I laughed. I cried. It was better than Cats.
Mennonite in a Little Black Dress is one of the funniest and wisest books that I’ve read in a long, long time. Rhoda Janzen is simply hilariously funny. I have rarely laughed out loud as often during a book as I did with this one. At the same time, Rhoda is almost blindingly intelligent (I haven’t looked up this many words since The Geography of Love), achingly full of empathy, and hugely self-aware, but in a not-at-all-arrogant way.
Rhoda’s tough year spent recovering from botched surgery with a catheter and a urine bag strapped to her leg was just the prelude to the really, really bad week that kicks off the action of her memoir. Her husband of 15 tumultuous years leaves her for a man (Bob) that he met on gay.com, and she is in a car accident that leaves her with serious injuries. In response to these world-shattering events, Rhoda moves home to California and moves in with her Mennonite parents.
I think my favorite thing about Rhoda’s memoir is the delicate way she points out the incongruities and hilarities of the religious community of her childhood while also clearly honoring them. There is no disrespect in her descriptions, which is quite a feat given how much humor she finds. The tales of her mother’s uncanny and unselfconscious public bodily commentary and the detailed descriptions of the peculiarities of traditional Mennonite food are downright hysterical. And yet these – and so many more laugh-out-loud stories – are told in a loving, respectful way.
Rhoda’s stories of her interval at home are interwoven with reflections and memories from her childhood. Her family is full of characters both entertaining and endearing; I particularly loved her steady, serene, practical sister, Hannah. The shorthand the sisters share, full of private references and the deep intimacy of a common and unique childhood, reminds me of the way that Hilary can say to me, eyebrow cocked, “ADC? Q Kamir? The Happy Hallwegers?” and make me burst instantly into the laughter of keen recognition.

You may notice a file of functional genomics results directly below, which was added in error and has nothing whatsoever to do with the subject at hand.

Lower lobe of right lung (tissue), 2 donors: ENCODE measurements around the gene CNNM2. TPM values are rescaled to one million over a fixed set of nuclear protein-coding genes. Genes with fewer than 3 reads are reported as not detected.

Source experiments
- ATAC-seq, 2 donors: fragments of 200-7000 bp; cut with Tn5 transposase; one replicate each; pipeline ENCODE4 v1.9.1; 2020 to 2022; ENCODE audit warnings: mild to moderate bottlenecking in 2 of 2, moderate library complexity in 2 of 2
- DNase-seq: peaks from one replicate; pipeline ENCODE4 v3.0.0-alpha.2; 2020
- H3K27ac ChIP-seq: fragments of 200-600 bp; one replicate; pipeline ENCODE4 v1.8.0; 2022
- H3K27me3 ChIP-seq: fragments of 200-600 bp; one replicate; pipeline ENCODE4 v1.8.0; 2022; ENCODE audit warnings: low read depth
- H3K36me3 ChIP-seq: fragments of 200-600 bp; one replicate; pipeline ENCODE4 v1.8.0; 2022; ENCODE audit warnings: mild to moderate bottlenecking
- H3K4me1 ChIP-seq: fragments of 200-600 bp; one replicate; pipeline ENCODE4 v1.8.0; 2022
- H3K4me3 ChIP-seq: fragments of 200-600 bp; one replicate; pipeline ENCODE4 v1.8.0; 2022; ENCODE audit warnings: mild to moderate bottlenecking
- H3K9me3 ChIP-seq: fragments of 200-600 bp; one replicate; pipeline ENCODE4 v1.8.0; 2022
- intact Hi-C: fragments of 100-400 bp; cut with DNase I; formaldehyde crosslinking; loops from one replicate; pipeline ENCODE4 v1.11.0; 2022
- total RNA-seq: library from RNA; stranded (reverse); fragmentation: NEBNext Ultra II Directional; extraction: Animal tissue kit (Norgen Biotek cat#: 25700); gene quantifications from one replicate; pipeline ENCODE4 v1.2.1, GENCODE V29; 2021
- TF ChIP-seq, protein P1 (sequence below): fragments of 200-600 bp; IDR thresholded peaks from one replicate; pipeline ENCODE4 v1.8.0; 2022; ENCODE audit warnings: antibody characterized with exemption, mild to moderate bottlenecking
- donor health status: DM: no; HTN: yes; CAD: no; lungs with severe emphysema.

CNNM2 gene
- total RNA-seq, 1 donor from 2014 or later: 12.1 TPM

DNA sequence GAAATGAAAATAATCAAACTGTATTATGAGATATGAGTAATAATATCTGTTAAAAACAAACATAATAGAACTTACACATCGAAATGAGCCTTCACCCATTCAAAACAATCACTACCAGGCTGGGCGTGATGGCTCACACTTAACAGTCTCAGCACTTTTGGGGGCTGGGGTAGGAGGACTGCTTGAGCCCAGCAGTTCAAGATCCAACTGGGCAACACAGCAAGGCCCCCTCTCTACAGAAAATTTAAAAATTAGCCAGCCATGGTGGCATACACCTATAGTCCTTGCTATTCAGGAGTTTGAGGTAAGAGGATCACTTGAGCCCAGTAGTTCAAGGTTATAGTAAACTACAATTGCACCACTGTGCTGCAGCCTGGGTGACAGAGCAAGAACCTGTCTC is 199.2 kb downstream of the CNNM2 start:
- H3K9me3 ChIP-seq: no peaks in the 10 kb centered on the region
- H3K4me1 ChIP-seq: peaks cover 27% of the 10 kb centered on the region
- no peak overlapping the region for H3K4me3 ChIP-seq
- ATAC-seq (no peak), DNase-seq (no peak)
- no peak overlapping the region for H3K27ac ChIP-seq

I can’t recommend Mennonite in a Little Black Dress enough. Rhoda’s voice alone is reason to start this book. Tonight. I absolutely adored spending time with her. I want to be her friend! The memoir is also deeply moving. It is a testament to the strength of Rhoda’s spirit that she overcomes crises that would crush the average person with both her sense of humor and steadfast faith in the essential good of the world intact. As she sinks into the comfort of her family’s embrace, realizing the ways that her life has irrevocably ruptured, Rhoda opens to an awareness of the great unknown of the universe. This is, of course, a universal experience, I think, and one for tales of which which most of us have a huge appetite. Only a masterful writer, thinker, and person like Rhoda Janzen can have me laughing uproariously on one page and on the very next reduce me to tears with sentences like this:
…I suddenly felt destiny as a mighty and perplexing force, an inexorable current that sweeps us off into new channels… And how sad it suddenly seemed to be buffeted by the powerful currents to which we had yielded our lives. So many years had passed. My childhood, my early friendships, my long marriage, all seemed to hang from an invisible thread, like the papery wasps’ nest outside my study window. I had watched the lake winds swinging and tipping it, expecting it to go down, but it never did. Memory swayed like that next – hidden but present, fragile yet strong, attached by an unseen force to perpetual motion.
I loved Mennonite in a Little Black Dress. I will be hearing Rhoda’s keen observations, shot through with her trademark humility and intelligence, in my head for a very long time. Her memoir is a rare thing: a book that really makes you laugh and that really makes you think at the same time.